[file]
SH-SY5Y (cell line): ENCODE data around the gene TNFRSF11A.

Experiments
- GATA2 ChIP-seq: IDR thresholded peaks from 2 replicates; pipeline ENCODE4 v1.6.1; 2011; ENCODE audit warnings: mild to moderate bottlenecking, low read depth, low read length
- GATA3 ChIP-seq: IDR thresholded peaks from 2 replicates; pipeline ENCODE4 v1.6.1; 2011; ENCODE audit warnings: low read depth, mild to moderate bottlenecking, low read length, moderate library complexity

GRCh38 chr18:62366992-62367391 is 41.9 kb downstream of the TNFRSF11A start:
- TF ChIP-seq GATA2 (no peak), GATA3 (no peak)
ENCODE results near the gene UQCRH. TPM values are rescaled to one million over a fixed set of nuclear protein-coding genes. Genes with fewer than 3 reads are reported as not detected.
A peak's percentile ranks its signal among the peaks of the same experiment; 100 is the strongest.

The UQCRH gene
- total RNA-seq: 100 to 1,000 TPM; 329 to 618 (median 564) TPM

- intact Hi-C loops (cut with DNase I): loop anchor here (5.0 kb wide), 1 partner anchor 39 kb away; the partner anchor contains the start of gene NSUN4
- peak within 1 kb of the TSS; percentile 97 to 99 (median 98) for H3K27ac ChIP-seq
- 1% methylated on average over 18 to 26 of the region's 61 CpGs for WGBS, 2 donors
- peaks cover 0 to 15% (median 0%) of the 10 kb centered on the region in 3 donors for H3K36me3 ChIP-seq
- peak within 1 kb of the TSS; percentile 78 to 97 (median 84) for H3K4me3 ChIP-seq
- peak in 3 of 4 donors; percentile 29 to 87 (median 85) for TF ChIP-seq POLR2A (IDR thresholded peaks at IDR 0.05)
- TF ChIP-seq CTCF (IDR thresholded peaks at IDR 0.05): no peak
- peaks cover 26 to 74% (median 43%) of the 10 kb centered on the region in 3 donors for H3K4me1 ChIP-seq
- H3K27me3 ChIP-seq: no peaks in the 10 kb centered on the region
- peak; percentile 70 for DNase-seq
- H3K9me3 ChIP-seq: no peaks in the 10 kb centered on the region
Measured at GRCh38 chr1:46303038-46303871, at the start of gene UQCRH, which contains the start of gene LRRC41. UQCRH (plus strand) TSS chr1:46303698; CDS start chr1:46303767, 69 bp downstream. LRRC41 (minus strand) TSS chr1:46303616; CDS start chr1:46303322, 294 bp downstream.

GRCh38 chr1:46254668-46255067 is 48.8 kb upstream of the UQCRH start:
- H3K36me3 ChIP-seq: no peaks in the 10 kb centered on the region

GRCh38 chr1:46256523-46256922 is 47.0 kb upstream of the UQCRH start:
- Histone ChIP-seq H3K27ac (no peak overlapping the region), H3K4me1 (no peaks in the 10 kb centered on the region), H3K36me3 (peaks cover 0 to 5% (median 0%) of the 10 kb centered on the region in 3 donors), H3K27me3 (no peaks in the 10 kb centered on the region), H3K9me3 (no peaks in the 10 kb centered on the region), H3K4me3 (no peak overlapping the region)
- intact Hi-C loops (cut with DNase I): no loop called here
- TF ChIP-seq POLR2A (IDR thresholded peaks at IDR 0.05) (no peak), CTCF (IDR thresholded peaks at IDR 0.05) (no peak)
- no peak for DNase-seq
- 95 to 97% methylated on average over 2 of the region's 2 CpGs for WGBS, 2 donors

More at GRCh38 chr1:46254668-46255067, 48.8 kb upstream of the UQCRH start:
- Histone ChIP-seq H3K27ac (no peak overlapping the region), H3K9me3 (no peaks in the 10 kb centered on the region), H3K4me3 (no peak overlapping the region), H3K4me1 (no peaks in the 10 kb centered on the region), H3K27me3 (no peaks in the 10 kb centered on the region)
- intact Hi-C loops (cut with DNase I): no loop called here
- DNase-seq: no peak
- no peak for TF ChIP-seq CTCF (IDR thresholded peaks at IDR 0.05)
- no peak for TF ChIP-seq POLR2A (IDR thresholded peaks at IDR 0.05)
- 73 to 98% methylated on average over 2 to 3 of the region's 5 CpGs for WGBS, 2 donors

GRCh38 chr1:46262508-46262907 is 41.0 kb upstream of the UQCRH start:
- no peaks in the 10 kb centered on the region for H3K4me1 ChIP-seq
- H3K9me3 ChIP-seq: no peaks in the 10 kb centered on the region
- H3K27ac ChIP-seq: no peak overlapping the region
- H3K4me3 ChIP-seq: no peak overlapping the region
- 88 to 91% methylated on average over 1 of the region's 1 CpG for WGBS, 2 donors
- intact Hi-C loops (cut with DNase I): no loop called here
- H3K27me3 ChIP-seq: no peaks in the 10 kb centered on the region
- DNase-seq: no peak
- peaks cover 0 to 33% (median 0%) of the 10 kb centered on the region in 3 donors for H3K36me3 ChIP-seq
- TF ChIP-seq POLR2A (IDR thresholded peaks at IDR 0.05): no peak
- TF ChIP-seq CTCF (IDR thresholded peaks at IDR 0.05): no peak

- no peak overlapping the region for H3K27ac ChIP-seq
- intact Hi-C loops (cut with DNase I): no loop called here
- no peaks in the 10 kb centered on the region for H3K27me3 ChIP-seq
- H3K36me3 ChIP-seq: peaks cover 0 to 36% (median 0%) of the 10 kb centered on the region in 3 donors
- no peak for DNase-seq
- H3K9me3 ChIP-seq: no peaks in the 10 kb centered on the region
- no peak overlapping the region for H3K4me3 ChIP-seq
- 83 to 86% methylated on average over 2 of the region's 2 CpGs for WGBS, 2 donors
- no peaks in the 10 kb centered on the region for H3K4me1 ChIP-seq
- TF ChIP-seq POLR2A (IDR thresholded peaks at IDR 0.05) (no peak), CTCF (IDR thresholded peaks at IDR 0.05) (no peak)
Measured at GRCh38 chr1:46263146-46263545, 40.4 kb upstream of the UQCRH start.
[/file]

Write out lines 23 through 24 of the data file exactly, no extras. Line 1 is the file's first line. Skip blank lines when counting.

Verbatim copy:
GRCh38 chr1:46254668-46255067 is 48.8 kb upstream of the UQCRH start:
- H3K36me3 ChIP-seq: no peaks in the 10 kb centered on the region